Night by Elie Wiesel
When reading this book I found myself unable to put it down. The word unbelievable kept coming to mind when reading away. How a person of such young age could have that much willpower and courage is hard for me to even fathom. Even though intolerance and racism still exist somewhat today, I am really thankful for the life I have.
After reading the book I tried to put myself in the same situation and imagine what it would be like, but this mental exercise did not last long to say the least. If a Christian was in the same situation as Wiesel, I believe the effects would be analogous, in fact I think that any person that was in his shoes would question their beliefs at some point. If a Christian was in a Nazi camp it is logical that they would too question why God would allow this suffering. In the end though, a person with strong faith would assess the situation as a test from God. They might even look at this as part of God’s plan and relate it to Jesus’ suffering.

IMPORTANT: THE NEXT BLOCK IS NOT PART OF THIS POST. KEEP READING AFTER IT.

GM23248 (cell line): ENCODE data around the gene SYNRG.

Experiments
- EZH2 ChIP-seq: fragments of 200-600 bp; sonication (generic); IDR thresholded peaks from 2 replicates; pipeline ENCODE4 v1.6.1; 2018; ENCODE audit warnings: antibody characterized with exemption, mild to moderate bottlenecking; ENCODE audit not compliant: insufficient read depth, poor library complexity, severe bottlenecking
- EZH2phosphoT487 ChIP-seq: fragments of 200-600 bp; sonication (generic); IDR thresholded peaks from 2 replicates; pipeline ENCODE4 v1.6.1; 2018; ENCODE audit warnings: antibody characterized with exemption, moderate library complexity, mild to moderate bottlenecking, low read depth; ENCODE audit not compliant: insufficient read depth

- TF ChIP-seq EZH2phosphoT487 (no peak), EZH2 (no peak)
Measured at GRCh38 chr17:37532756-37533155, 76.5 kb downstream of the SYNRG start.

I think this situation from a Hindu point of view would be a little tricky. A Hindu or Buddhist could probably explain his suffering and cope with it better than a Christian or Jew. I say this because they would not have God to blame. True they do have Gods they worship, but their religious motives are more self-directed since they control their destiny without relying on God, like Christians and Jews, to get you there. I do think a Hindu, especially one of a lower caste system, could tolerate
the suffering better than others at first, but that level of toleration can last only so long. I suppose a Hindu could explain his or her own suffering as a test to the atman and perhaps one step closer to moksha. A Buddhist, to my best estimation, would view their suffering in similar way. Since many in the concentration camps realized that death, at some point, was probable, Buddhist could build from this. As long as they did nobody harm their road to Nirvana could be a...